Deadline: Friday, December 19, 2008
Call for External Reviewers
Stance: An International Undergraduate Philosophy Journal
Stance is looking for interested undergraduate philosophy students to serve as external reviewers for this year's issue. This is an exciting opportunity to gain experience working for a groundbreaking journal in the field of philosophy, as well as a chance to hone your skills in writing and reviewing philosophy papers.
Participation in this project will require a moderate level of experience in philosophy, strengths in writing and editing, as well as a sufficient degree of self-motivation necessary to complete the work by the given deadlines. We anticipate that each external reviewer will be sent one or two papers to review in late December or early January. It is possible that a reviewer will be asked to review one or two further submissions later in the spring if a particular piece requires further consideration. If accepted as an external reviewer, training material will be provided that will explain what is expected in the formal review. Reviewers will also be credited in both the print and electronic versions of the journal.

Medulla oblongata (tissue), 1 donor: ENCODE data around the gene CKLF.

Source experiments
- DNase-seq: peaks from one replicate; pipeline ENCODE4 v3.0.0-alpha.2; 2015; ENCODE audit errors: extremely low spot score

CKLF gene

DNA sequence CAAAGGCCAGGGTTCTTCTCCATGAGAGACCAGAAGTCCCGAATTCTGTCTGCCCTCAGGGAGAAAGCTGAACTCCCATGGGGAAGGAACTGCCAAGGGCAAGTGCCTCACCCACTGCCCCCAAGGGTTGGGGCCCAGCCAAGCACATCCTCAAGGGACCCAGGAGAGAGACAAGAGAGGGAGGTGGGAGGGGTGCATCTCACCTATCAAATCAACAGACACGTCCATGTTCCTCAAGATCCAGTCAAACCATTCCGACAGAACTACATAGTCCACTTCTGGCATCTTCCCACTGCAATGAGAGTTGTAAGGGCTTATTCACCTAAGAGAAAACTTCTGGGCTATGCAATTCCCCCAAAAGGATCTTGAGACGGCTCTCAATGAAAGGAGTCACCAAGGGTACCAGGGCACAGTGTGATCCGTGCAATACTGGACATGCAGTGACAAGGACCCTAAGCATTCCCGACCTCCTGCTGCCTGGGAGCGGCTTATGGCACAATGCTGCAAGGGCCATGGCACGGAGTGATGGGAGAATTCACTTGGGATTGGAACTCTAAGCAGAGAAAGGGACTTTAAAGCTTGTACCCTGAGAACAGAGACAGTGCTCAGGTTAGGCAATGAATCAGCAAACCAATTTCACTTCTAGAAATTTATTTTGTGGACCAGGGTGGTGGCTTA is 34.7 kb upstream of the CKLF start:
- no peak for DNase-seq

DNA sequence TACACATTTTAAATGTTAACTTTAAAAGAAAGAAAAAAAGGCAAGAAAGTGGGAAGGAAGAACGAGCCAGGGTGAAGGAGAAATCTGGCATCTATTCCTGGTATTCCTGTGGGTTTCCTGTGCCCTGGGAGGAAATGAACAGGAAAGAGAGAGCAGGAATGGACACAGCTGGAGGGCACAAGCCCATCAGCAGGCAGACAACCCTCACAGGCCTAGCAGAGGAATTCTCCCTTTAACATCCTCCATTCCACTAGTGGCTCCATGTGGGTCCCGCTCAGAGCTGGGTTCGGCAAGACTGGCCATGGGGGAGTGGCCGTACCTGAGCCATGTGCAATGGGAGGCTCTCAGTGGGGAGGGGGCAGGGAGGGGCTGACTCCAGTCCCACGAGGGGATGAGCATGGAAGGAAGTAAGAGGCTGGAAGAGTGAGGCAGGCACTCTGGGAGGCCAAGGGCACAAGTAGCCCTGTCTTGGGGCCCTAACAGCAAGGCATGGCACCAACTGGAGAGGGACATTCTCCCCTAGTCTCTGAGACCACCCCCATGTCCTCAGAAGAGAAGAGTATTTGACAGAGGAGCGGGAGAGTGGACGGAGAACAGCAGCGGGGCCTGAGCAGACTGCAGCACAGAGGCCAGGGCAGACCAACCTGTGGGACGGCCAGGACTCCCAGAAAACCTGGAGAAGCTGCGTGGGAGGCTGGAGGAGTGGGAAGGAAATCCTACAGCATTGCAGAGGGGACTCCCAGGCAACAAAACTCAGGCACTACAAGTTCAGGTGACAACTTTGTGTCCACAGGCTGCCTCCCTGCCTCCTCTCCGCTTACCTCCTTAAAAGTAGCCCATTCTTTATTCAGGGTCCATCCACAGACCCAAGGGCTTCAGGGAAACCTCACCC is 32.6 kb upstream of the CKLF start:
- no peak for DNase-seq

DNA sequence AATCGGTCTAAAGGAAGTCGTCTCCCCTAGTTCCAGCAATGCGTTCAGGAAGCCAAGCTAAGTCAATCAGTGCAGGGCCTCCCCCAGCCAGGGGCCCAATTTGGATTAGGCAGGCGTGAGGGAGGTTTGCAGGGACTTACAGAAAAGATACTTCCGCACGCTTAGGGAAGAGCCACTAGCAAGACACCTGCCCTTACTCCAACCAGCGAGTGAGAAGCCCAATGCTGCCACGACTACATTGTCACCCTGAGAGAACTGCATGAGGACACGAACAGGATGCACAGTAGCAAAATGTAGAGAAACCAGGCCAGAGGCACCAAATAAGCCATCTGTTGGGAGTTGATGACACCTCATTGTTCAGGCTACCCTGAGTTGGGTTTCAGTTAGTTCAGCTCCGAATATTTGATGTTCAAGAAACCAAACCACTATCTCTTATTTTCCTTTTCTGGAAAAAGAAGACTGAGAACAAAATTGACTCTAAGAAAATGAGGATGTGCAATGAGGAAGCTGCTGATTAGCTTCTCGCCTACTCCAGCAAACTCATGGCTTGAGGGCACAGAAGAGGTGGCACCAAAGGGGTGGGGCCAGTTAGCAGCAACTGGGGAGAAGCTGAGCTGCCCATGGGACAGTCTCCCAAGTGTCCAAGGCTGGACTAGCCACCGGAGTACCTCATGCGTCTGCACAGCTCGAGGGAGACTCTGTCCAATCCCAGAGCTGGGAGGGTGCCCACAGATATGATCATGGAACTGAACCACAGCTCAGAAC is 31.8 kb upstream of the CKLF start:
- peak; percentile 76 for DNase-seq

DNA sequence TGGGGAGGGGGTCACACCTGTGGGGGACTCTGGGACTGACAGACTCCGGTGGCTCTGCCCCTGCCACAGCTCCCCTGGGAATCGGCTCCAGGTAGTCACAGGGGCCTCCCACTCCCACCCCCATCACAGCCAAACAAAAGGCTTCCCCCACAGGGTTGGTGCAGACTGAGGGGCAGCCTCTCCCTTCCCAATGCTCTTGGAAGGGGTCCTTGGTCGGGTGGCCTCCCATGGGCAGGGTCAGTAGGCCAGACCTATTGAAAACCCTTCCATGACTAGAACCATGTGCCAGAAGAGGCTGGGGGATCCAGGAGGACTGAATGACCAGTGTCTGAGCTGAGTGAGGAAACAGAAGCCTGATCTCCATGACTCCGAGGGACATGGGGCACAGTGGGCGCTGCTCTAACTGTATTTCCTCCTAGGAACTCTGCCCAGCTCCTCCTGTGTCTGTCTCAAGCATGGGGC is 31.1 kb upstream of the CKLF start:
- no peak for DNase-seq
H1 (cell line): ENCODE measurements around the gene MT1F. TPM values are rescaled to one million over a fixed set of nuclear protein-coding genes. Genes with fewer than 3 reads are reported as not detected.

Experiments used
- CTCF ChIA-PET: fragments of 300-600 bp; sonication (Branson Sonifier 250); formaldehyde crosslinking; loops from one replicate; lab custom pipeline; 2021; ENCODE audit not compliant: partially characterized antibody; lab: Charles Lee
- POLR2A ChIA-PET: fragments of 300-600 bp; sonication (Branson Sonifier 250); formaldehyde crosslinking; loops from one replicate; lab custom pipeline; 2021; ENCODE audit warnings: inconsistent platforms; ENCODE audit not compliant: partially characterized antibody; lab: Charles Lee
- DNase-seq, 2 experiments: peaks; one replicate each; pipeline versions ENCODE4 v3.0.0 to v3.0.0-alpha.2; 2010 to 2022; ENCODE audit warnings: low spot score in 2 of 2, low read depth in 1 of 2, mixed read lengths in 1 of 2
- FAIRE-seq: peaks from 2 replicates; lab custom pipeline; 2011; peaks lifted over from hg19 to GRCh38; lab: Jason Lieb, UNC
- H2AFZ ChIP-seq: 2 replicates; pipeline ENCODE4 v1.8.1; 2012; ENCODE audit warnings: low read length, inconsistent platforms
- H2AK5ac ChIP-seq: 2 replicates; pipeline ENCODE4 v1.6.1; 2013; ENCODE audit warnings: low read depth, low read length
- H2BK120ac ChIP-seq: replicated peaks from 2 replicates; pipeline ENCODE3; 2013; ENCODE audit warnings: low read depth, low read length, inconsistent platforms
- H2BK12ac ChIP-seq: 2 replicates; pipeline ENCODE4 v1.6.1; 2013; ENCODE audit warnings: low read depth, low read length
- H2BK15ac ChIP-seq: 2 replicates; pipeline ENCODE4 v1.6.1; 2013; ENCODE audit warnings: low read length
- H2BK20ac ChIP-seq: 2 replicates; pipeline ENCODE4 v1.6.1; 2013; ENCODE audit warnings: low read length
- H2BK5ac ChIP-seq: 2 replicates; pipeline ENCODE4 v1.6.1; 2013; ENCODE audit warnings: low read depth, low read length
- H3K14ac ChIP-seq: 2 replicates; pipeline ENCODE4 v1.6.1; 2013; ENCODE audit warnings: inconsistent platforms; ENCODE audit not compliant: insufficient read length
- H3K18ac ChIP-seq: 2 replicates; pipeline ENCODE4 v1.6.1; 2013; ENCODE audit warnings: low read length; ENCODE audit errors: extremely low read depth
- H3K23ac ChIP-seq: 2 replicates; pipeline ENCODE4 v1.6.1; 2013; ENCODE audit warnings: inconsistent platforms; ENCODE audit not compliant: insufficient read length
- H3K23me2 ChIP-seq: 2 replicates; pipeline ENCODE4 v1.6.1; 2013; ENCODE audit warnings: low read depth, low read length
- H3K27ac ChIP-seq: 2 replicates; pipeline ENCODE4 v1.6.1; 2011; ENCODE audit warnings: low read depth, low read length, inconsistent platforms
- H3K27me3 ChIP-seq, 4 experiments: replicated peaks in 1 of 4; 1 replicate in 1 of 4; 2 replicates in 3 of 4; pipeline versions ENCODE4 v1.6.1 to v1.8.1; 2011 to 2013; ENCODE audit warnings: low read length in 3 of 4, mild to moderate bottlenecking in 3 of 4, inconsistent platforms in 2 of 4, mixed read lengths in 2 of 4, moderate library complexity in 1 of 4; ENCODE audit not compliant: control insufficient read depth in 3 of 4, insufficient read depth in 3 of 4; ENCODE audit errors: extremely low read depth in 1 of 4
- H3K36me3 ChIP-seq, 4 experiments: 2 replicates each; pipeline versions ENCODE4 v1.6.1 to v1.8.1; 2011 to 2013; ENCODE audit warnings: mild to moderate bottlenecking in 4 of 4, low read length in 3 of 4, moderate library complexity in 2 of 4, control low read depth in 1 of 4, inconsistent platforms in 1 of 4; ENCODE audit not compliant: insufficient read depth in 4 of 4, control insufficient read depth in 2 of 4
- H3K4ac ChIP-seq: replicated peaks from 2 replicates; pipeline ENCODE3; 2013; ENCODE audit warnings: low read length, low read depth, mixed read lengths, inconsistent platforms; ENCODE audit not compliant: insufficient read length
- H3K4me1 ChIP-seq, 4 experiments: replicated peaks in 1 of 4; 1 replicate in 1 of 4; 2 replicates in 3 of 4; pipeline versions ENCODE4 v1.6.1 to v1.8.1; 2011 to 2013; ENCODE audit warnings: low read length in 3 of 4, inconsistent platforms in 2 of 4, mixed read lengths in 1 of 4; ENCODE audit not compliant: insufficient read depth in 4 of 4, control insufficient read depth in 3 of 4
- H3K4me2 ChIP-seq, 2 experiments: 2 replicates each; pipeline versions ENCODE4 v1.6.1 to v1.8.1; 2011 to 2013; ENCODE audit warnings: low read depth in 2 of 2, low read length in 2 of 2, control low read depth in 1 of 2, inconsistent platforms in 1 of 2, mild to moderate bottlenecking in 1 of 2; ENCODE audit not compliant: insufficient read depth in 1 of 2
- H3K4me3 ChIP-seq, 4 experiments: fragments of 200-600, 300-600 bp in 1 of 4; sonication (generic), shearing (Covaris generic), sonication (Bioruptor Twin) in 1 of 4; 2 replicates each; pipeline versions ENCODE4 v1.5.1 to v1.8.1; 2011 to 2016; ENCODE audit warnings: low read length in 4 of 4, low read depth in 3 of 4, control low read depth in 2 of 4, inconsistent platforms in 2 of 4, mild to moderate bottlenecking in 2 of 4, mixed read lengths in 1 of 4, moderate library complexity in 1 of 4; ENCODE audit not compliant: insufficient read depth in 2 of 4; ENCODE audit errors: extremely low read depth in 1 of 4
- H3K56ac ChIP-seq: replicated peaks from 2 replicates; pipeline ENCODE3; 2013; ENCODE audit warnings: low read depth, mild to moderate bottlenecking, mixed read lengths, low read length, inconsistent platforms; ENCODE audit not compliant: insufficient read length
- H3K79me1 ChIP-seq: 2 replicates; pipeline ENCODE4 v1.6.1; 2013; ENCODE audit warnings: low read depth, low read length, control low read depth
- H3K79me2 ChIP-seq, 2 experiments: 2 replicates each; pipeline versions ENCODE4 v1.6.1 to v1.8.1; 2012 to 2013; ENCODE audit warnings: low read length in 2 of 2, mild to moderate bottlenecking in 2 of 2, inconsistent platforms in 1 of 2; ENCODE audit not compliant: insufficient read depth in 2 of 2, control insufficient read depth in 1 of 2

If you are interested, please provide us with the following information:
Name of School:
Year in School:
Philosophy Courses Taken:
Your specialty, or concentration
What experience do you have that would qualify you for this project?
What goals do you have that working on Stance will support?
What, in your opinion, are the makings of a good philosophy paper?
Along with this application, we have provided a further application form to serve as a letter of recommendation from a philosophy professor with whom you have worked. Please have both items returned to us by e-mail atSTANCE@bsu.edu or by mail at:
Department of Philosophy and Religious Studies
Ball State University
Muncie, Indiana 47306-0500
Postmarked By: November 3
Thank you for your interest. We look forward to working with you.